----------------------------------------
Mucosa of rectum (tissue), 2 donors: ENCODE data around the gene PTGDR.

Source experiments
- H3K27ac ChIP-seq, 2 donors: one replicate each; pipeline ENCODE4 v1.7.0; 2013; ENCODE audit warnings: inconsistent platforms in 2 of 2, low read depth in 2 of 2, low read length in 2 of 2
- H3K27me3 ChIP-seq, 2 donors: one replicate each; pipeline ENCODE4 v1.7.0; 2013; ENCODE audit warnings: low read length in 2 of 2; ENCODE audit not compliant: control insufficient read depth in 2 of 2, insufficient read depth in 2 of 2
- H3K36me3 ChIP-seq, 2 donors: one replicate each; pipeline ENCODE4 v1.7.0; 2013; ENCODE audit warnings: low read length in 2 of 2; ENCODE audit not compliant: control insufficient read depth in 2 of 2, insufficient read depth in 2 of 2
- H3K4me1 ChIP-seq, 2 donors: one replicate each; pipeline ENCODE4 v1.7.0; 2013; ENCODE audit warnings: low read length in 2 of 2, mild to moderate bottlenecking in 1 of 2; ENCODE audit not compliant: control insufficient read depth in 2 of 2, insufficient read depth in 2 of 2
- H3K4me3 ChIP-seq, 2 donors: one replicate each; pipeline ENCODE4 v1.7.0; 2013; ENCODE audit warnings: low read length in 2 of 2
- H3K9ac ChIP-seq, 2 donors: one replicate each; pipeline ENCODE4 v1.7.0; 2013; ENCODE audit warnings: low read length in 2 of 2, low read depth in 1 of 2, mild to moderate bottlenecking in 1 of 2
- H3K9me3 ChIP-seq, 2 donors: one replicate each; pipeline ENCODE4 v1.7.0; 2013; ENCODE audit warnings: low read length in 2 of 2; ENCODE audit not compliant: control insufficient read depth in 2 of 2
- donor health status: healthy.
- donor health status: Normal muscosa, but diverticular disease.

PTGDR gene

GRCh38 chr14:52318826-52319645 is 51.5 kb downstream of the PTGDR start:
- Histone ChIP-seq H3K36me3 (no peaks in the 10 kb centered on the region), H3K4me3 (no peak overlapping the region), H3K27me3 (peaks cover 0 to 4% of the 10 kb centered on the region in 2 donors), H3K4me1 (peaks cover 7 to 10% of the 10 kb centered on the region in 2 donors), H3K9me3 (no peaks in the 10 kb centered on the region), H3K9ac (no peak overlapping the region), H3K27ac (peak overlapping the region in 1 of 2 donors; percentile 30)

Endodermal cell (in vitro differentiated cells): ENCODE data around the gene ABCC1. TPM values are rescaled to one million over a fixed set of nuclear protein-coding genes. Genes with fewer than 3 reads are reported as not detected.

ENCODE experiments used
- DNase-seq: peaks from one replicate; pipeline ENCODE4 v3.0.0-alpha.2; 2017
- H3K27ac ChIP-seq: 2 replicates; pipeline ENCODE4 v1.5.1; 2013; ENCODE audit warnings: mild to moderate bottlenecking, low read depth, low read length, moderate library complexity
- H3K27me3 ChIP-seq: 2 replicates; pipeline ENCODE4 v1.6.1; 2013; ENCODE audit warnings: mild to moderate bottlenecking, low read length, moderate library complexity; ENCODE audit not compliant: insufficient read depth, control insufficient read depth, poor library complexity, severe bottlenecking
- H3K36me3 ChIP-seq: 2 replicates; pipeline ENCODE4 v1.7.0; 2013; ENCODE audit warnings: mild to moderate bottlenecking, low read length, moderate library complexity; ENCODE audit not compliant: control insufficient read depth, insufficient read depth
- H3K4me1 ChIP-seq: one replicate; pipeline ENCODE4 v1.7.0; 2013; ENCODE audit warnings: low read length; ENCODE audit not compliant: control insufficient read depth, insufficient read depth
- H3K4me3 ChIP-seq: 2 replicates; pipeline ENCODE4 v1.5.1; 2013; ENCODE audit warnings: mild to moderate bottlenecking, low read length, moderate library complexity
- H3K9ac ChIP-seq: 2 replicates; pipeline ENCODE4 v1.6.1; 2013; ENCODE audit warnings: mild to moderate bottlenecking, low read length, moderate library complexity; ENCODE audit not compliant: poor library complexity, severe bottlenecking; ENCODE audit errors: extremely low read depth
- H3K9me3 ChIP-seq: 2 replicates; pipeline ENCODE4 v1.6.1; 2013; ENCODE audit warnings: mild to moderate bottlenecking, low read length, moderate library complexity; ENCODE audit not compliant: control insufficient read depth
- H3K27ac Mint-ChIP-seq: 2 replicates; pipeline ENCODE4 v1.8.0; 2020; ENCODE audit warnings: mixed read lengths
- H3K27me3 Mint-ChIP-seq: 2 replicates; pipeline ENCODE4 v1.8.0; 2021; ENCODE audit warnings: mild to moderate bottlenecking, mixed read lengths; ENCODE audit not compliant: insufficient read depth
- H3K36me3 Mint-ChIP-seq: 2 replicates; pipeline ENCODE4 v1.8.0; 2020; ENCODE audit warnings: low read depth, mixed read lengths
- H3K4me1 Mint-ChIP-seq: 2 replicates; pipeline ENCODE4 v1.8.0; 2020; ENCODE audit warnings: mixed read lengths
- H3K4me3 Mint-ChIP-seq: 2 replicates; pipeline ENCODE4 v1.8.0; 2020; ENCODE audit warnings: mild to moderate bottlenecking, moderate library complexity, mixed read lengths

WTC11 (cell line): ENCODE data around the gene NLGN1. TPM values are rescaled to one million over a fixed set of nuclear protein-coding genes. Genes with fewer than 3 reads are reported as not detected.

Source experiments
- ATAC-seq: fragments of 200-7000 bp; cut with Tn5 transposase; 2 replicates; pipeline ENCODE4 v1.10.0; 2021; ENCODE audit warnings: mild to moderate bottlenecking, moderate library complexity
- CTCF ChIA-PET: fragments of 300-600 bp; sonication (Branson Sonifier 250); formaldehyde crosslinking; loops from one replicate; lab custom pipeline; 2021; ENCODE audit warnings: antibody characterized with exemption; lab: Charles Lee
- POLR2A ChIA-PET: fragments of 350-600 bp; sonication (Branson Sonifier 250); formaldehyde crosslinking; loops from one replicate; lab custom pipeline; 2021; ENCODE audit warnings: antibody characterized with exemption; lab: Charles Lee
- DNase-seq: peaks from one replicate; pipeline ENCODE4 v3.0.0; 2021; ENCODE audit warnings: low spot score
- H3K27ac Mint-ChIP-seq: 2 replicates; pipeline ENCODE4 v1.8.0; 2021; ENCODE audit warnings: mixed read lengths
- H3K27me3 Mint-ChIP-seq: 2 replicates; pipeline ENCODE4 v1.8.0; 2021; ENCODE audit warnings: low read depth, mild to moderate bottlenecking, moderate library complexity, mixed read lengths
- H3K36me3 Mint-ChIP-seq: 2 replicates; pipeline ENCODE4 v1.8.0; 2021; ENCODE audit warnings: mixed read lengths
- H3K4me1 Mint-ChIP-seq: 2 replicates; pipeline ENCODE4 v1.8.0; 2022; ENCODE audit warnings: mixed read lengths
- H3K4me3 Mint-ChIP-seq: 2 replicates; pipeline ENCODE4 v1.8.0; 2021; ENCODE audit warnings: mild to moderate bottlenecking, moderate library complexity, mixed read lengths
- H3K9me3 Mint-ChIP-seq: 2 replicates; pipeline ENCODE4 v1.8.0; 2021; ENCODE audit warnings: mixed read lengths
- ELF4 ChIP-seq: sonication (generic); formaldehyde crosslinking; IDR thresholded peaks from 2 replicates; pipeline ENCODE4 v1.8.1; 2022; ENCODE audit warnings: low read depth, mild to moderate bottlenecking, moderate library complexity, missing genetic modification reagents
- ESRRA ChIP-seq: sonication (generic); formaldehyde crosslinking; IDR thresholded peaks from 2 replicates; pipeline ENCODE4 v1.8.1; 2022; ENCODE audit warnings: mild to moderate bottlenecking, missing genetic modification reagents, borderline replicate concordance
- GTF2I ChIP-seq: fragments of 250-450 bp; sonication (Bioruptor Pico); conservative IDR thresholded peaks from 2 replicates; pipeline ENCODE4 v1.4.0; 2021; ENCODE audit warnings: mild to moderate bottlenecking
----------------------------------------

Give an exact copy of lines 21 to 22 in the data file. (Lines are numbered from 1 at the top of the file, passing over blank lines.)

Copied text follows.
- H3K4me1 ChIP-seq: one replicate; pipeline ENCODE4 v1.7.0; 2013; ENCODE audit warnings: low read length; ENCODE audit not compliant: control insufficient read depth, insufficient read depth
- H3K4me3 ChIP-seq: 2 replicates; pipeline ENCODE4 v1.5.1; 2013; ENCODE audit warnings: mild to moderate bottlenecking, low read length, moderate library complexity